Again, salute to Garrett for coming back from adversity I'm thankful 99.9% of us can't relate to.
BIG DEPOSIT FROM SEVYN BANKS
Leading just 24-14 at halftime, Ohio State wanted to come out hot in third quarter and extinguish any hopes Nebraska had of pulling an upset.
The offense did its part as Justin Fields led the Buckeyes on an 8-play, 75-yard scoring march pushing the score to 31-14 with 11:24 left in the quarter.
It was then up to the defense to make a statement. The Buckeyes did allow Nebraska to drive 30 yards to the Ohio State 45 but on a 2nd-and-3 Adrian Martinez run, defensive end Jonathon Cooper knocked the ball loose and cornerback Sevyn Banks was once again in the right place at the right time.
The junior cleanly fielded the loose ball on one bounce, avoided a shoe-string tackle and glided into the end zone with 8:02 left in the third quarter, giving Ohio State a commanding 38-14 lead.
Big plays are obviously nothing knew for Banks who is most famous for returning a blocked punt for a touchdown in Ohio State's 62-39 spanking of Michigan in the 2018 version of The Game. Last year, Banks blocked a punt against the Miami RedHawks leading to a touchdown.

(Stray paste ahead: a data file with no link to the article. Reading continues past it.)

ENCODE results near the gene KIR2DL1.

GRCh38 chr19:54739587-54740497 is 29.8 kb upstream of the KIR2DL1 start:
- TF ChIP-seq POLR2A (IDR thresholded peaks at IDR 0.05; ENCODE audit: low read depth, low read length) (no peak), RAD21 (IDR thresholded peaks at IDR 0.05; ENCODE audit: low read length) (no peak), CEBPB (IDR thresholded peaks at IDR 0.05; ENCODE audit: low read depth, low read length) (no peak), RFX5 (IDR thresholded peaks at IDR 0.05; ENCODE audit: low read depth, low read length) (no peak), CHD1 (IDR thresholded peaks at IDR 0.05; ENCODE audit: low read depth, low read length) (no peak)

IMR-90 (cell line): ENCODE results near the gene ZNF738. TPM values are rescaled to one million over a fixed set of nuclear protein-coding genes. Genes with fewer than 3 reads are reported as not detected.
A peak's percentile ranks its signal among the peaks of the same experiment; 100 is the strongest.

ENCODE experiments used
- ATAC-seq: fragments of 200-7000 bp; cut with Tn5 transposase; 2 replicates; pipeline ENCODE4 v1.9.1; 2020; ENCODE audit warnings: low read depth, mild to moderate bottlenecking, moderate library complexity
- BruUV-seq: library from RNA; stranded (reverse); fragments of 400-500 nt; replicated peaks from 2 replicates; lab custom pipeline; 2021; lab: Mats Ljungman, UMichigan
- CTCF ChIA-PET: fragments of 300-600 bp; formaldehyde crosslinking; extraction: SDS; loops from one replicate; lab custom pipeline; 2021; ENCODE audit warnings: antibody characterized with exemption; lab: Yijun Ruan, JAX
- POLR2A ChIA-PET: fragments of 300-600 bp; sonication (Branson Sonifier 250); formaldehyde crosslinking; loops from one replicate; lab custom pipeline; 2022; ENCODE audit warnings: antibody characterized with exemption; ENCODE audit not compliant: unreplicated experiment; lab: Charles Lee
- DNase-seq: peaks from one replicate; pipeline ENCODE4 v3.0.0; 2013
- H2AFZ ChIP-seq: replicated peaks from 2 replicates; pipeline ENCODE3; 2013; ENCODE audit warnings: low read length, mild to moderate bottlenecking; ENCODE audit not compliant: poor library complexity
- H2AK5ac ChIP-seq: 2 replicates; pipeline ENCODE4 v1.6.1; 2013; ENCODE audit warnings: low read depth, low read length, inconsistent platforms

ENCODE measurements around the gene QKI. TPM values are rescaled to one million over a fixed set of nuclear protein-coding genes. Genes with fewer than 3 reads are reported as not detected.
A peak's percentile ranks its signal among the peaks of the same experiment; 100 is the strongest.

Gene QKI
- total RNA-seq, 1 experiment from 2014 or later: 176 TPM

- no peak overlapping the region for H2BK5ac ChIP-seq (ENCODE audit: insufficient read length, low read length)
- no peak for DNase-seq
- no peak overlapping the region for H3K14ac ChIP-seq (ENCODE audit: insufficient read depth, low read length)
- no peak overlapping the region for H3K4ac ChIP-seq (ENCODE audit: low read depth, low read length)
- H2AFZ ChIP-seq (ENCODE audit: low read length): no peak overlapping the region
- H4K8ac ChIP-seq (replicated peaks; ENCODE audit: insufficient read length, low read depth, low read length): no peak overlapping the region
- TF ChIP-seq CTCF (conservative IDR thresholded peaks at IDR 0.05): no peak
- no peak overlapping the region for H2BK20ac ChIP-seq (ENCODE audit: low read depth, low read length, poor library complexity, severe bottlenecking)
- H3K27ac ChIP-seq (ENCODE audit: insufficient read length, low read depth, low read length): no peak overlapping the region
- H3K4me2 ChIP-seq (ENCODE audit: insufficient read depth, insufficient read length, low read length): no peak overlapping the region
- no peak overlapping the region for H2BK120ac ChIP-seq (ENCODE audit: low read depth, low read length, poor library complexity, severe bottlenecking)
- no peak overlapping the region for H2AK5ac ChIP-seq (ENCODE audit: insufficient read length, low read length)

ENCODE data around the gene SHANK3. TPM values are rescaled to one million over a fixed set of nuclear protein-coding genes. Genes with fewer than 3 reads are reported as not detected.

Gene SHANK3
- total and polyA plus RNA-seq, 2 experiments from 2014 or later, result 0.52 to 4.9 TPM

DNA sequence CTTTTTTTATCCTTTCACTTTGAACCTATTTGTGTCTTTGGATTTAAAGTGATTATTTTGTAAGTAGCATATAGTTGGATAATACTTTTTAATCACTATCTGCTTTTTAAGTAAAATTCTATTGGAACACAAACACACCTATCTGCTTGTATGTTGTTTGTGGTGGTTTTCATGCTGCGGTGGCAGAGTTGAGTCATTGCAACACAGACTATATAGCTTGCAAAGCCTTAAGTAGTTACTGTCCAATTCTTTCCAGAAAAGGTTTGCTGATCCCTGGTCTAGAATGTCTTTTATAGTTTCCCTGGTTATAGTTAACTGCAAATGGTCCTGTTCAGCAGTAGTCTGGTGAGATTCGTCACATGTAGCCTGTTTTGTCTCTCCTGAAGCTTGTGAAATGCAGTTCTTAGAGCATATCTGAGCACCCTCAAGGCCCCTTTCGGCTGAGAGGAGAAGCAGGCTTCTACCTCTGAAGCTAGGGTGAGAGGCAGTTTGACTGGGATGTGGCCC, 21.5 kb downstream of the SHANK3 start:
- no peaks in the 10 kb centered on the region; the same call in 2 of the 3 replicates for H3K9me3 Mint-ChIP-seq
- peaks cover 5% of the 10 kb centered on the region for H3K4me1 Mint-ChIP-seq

Banks was otherwise quiet yesterday, recording one tackle, but his knack for big plays is something to behold.
ON BENDED KNEE
Make no mistake, Ryan Day is the man, but I'm not a fan of apologizing to Scott Frost in the post-game presser for scoring a touchdown on Ohio State's final possession of the game.
First off, Nebraska's own stank - running three plays for -3 yards and taking just 1:33 off the clock - put Ohio State in position to get the ball back. Then its punter uncorked a 31-yard shank giving the Buckeyes the ball at the Nebraska 40.
Day inserted a true freshman quarterback and nothing but reserves at every other position before running it six times in a row. No throws. Only one of those runs went out of bounds and it's not like Ohio State was running a hurry up offense.
Hell, Xavier Johnson, a fourth-string running back with zero collegiate carries, who is probably fourth string only because Marcus Crowley and Miyan Williams are out, logged four of those runs, going for 17 yards.
I fully support being respectful of your opponent but I support even more the notion of being respectful to your own players. Johnson may never see another carry in his Ohio State football career and he'll remember yesterday for the rest of his life.
Frost will have forgotten about that fair and square possession by tomorrow, if he hasn't already.